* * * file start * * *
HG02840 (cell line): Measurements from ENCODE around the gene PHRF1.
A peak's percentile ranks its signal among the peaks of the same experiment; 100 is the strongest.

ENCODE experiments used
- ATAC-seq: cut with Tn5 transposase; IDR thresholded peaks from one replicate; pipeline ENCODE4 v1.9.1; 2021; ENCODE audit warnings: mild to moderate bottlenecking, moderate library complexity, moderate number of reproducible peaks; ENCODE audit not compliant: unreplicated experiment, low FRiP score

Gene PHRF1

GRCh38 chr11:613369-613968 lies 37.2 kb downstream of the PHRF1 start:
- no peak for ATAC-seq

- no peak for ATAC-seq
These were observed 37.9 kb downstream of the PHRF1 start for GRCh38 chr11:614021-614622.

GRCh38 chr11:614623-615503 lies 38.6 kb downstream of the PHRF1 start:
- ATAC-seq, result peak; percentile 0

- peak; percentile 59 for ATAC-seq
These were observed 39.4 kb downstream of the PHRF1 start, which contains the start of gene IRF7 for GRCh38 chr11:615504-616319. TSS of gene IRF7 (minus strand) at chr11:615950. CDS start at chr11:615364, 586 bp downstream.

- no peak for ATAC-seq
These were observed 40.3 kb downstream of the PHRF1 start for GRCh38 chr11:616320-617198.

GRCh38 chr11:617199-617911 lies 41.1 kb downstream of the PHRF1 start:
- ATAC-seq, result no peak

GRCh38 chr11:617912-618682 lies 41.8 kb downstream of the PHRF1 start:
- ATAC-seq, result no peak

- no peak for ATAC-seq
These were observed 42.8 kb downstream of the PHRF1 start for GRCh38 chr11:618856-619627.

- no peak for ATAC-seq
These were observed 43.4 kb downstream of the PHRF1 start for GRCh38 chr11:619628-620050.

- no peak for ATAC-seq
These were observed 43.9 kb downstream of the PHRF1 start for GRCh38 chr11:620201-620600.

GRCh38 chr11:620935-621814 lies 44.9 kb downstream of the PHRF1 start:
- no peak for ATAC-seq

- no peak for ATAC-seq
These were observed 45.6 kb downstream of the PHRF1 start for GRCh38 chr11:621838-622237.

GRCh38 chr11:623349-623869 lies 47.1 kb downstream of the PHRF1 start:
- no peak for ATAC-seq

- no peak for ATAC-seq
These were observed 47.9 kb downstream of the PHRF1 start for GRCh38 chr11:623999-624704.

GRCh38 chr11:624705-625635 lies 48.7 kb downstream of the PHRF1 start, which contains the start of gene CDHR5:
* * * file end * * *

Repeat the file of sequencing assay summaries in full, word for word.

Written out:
HG02840 (cell line): Measurements from ENCODE around the gene PHRF1.
A peak's percentile ranks its signal among the peaks of the same experiment; 100 is the strongest.

ENCODE experiments used
- ATAC-seq: cut with Tn5 transposase; IDR thresholded peaks from one replicate; pipeline ENCODE4 v1.9.1; 2021; ENCODE audit warnings: mild to moderate bottlenecking, moderate library complexity, moderate number of reproducible peaks; ENCODE audit not compliant: unreplicated experiment, low FRiP score

Gene PHRF1

GRCh38 chr11:613369-613968 lies 37.2 kb downstream of the PHRF1 start:
- no peak for ATAC-seq

- no peak for ATAC-seq
These were observed 37.9 kb downstream of the PHRF1 start for GRCh38 chr11:614021-614622.

GRCh38 chr11:614623-615503 lies 38.6 kb downstream of the PHRF1 start:
- ATAC-seq, result peak; percentile 0

- peak; percentile 59 for ATAC-seq
These were observed 39.4 kb downstream of the PHRF1 start, which contains the start of gene IRF7 for GRCh38 chr11:615504-616319. TSS of gene IRF7 (minus strand) at chr11:615950. CDS start at chr11:615364, 586 bp downstream.

- no peak for ATAC-seq
These were observed 40.3 kb downstream of the PHRF1 start for GRCh38 chr11:616320-617198.

GRCh38 chr11:617199-617911 lies 41.1 kb downstream of the PHRF1 start:
- ATAC-seq, result no peak

GRCh38 chr11:617912-618682 lies 41.8 kb downstream of the PHRF1 start:
- ATAC-seq, result no peak

- no peak for ATAC-seq
These were observed 42.8 kb downstream of the PHRF1 start for GRCh38 chr11:618856-619627.

- no peak for ATAC-seq
These were observed 43.4 kb downstream of the PHRF1 start for GRCh38 chr11:619628-620050.

- no peak for ATAC-seq
These were observed 43.9 kb downstream of the PHRF1 start for GRCh38 chr11:620201-620600.

GRCh38 chr11:620935-621814 lies 44.9 kb downstream of the PHRF1 start:
- no peak for ATAC-seq

- no peak for ATAC-seq
These were observed 45.6 kb downstream of the PHRF1 start for GRCh38 chr11:621838-622237.

GRCh38 chr11:623349-623869 lies 47.1 kb downstream of the PHRF1 start:
- no peak for ATAC-seq

- no peak for ATAC-seq
These were observed 47.9 kb downstream of the PHRF1 start for GRCh38 chr11:623999-624704.

GRCh38 chr11:624705-625635 lies 48.7 kb downstream of the PHRF1 start, which contains the start of gene CDHR5: